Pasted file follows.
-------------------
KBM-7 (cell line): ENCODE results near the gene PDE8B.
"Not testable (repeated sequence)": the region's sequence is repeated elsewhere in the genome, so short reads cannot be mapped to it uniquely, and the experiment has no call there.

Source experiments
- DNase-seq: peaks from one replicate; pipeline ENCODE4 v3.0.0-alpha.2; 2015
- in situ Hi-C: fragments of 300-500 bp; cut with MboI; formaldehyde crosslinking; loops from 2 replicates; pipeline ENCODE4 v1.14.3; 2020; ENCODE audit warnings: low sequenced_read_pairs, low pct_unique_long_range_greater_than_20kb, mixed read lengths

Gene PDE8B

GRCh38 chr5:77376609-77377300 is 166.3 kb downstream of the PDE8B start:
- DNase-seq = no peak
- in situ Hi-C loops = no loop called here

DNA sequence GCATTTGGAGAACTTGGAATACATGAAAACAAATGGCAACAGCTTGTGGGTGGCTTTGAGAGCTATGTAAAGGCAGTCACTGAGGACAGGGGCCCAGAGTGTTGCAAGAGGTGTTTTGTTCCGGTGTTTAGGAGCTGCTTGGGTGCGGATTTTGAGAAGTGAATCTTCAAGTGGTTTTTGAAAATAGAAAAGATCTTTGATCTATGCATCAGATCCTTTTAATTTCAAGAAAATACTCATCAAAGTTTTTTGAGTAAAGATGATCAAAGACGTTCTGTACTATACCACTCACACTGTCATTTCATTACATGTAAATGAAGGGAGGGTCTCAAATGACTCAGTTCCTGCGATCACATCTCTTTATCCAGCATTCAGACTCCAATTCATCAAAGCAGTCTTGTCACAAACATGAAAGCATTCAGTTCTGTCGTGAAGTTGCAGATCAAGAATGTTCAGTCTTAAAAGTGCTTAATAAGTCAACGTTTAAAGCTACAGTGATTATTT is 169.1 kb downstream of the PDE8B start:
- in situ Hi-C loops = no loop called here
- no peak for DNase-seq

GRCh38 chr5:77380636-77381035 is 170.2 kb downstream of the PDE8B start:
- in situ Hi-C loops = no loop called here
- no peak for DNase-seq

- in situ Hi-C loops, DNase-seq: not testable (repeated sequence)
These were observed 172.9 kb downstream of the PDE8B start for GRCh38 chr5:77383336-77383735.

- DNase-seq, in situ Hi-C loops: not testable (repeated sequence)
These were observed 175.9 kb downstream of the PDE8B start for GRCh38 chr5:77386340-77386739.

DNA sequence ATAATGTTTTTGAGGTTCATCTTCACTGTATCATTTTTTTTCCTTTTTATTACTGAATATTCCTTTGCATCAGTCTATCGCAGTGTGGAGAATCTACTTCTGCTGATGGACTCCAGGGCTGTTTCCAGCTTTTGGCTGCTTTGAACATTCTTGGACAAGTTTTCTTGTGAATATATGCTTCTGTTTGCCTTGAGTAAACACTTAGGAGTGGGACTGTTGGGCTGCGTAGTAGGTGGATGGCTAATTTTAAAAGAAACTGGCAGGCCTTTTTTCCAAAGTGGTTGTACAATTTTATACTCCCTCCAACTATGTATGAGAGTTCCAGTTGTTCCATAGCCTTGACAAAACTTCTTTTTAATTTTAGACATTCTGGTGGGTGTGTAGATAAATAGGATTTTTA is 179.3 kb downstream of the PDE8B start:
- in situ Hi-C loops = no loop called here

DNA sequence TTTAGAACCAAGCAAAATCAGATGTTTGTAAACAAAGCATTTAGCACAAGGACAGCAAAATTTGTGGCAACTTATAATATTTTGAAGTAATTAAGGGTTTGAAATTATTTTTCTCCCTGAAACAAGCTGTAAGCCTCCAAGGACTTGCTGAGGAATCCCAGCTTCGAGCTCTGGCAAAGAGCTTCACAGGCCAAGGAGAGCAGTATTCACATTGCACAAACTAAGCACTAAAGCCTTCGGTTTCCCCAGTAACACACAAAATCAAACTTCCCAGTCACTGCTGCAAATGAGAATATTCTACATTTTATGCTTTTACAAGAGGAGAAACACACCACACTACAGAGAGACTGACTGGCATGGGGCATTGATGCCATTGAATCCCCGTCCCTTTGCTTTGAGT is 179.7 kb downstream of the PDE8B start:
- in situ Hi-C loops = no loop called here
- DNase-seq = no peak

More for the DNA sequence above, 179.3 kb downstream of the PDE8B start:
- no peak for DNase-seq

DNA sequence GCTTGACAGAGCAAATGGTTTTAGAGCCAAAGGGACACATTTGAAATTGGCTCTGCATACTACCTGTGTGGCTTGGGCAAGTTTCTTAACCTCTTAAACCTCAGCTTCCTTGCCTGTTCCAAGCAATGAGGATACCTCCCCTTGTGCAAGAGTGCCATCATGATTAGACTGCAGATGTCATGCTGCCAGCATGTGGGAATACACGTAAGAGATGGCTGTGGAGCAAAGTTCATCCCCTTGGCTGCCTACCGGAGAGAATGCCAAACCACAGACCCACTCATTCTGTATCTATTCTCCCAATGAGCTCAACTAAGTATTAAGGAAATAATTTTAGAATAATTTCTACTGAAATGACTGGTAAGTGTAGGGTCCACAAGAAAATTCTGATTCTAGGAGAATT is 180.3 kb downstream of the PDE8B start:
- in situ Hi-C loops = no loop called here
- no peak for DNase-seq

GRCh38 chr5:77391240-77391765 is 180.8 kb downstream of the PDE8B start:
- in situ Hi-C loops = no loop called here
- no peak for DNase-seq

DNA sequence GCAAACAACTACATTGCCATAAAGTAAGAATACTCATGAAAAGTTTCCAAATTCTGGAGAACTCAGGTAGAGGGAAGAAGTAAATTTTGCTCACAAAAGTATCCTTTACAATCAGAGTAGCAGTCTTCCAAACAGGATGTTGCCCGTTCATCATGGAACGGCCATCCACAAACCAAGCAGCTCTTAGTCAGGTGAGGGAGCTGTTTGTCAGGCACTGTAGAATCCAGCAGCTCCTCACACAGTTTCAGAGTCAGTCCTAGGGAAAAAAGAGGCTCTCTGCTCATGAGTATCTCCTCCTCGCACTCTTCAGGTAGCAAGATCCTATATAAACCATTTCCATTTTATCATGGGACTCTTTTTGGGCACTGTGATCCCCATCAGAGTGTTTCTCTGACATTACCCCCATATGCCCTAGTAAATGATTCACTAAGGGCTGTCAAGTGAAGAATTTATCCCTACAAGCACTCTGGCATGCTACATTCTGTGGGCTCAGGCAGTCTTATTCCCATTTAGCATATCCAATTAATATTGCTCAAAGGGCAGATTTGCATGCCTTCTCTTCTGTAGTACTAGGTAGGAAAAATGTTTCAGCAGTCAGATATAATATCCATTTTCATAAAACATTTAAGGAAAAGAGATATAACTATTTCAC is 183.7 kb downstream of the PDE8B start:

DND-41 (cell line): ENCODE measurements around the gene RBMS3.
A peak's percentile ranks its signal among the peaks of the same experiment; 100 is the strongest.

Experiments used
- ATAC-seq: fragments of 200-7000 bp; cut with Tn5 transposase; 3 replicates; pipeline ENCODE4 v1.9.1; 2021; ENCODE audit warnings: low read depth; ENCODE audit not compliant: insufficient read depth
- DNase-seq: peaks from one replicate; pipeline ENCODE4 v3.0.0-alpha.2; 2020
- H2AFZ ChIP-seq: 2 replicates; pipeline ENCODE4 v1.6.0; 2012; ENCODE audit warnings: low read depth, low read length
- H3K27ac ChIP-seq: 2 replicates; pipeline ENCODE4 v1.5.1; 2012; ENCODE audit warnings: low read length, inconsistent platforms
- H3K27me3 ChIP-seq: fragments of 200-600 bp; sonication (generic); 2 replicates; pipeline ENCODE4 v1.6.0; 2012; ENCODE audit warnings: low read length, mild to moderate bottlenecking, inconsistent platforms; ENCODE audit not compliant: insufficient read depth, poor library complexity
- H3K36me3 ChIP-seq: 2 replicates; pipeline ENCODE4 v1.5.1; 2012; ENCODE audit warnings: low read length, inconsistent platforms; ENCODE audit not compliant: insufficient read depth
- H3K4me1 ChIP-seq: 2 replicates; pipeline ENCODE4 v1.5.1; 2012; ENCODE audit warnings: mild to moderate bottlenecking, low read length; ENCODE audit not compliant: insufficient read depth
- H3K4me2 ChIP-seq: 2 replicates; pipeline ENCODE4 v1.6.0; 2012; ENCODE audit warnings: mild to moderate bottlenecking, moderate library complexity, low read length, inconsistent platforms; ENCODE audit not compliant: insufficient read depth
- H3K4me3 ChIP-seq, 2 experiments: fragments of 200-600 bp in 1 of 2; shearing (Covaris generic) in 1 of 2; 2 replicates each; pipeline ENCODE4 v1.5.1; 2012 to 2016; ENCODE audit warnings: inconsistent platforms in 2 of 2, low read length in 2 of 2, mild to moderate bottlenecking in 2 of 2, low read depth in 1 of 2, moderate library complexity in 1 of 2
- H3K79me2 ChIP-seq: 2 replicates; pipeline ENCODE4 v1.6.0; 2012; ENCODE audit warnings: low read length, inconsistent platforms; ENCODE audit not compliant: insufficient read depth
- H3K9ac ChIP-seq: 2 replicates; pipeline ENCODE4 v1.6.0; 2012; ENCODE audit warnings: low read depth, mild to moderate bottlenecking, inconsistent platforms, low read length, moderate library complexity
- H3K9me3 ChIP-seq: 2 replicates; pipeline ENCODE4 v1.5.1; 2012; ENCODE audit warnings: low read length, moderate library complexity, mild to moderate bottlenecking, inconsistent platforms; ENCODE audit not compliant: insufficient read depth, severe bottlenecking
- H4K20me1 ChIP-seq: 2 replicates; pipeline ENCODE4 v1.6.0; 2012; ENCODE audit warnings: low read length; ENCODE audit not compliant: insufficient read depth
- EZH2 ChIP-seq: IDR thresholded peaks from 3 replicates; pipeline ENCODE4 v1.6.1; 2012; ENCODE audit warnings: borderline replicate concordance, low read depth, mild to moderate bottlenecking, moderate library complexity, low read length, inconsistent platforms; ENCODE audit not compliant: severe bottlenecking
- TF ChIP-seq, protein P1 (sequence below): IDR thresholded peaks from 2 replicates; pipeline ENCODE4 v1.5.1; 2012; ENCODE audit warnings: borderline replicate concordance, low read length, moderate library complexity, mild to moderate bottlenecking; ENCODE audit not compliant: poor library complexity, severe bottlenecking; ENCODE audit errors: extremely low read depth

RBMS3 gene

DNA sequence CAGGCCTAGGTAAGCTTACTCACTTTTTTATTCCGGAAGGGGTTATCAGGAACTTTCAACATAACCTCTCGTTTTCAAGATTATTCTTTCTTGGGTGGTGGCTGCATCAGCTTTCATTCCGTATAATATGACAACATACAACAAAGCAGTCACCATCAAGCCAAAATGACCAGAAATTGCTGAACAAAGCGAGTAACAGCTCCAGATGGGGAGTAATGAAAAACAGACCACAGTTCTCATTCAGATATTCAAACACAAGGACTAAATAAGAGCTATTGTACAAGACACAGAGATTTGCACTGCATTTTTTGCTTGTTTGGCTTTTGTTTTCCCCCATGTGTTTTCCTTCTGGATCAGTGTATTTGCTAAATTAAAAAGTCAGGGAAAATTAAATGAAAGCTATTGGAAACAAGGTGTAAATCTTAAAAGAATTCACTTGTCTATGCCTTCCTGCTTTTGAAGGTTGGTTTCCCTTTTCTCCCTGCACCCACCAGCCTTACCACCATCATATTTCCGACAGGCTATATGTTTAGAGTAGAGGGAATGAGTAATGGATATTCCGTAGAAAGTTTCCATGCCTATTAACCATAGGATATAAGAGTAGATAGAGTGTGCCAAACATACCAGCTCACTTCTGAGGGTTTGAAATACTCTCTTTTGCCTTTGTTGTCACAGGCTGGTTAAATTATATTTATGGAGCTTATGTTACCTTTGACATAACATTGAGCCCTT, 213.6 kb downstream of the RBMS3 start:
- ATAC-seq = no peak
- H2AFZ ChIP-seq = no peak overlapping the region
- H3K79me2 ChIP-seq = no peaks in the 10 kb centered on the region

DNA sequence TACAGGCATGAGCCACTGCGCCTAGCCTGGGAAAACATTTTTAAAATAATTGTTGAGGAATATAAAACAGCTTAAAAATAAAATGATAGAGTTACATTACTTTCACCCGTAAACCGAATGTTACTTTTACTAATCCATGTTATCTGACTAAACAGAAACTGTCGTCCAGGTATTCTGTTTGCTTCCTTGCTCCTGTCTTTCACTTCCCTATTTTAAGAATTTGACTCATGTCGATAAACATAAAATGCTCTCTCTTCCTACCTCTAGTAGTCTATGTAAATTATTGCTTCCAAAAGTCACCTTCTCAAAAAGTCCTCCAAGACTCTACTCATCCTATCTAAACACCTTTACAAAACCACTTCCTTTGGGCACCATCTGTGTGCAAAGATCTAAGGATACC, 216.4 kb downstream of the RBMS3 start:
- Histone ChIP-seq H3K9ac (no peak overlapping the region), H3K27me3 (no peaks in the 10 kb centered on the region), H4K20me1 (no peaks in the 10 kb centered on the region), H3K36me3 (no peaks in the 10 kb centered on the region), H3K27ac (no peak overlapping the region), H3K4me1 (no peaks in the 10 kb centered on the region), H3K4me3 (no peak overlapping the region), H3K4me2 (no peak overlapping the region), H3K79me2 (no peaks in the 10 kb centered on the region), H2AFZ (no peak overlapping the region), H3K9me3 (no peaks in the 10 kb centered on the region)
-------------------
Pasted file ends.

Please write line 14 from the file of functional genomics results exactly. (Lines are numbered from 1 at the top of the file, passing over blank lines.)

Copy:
- in situ Hi-C loops = no loop called here